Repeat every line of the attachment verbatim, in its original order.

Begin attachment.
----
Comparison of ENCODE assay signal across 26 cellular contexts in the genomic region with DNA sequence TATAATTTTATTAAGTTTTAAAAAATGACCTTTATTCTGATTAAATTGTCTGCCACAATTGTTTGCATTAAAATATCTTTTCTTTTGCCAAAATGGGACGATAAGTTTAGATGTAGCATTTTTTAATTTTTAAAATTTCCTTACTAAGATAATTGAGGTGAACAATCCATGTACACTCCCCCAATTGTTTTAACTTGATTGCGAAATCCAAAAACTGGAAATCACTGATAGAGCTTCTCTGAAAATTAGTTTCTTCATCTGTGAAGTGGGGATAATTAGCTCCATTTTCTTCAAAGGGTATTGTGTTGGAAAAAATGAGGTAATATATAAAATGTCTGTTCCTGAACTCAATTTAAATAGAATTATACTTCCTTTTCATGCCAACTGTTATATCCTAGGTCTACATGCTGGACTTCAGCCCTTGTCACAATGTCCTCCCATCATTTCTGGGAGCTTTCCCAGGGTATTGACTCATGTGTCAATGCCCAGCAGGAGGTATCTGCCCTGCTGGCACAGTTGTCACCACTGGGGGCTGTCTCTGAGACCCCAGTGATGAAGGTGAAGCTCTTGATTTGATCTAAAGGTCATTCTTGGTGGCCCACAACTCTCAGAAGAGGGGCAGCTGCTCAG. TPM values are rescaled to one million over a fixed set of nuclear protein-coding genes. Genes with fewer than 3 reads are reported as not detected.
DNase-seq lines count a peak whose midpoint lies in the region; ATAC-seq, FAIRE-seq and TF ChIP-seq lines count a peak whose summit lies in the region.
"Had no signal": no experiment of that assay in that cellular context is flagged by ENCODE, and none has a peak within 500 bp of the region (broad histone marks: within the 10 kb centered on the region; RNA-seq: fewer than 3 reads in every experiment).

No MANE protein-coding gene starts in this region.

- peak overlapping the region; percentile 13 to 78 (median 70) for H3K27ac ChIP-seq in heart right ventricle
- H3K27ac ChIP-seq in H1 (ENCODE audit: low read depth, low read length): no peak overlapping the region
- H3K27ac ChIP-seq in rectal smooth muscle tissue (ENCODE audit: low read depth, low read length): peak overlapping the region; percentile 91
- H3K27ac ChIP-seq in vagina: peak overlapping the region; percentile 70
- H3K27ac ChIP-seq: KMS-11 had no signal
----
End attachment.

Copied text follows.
Comparison of ENCODE assay signal across 26 cellular contexts in the genomic region with DNA sequence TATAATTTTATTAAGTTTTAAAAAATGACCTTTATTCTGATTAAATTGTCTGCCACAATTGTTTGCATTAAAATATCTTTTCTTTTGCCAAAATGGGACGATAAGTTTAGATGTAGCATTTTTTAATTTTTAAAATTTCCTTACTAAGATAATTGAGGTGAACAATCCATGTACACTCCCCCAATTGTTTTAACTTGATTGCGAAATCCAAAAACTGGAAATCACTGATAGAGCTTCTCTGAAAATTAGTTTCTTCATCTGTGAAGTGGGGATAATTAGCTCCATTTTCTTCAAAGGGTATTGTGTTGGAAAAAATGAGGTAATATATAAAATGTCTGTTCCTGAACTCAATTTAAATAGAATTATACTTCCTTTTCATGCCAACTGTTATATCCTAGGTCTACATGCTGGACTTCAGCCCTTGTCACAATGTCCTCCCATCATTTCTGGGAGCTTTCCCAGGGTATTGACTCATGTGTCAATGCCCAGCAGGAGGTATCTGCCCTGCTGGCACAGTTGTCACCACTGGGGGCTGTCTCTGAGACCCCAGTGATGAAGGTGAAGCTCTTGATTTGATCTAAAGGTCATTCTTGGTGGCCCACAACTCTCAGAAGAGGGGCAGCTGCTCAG. TPM values are rescaled to one million over a fixed set of nuclear protein-coding genes. Genes with fewer than 3 reads are reported as not detected.
DNase-seq lines count a peak whose midpoint lies in the region; ATAC-seq, FAIRE-seq and TF ChIP-seq lines count a peak whose summit lies in the region.
"Had no signal": no experiment of that assay in that cellular context is flagged by ENCODE, and none has a peak within 500 bp of the region (broad histone marks: within the 10 kb centered on the region; RNA-seq: fewer than 3 reads in every experiment).

No MANE protein-coding gene starts in this region.

- peak overlapping the region; percentile 13 to 78 (median 70) for H3K27ac ChIP-seq in heart right ventricle
- H3K27ac ChIP-seq in H1 (ENCODE audit: low read depth, low read length): no peak overlapping the region
- H3K27ac ChIP-seq in rectal smooth muscle tissue (ENCODE audit: low read depth, low read length): peak overlapping the region; percentile 91
- H3K27ac ChIP-seq in vagina: peak overlapping the region; percentile 70
- H3K27ac ChIP-seq: KMS-11 had no signal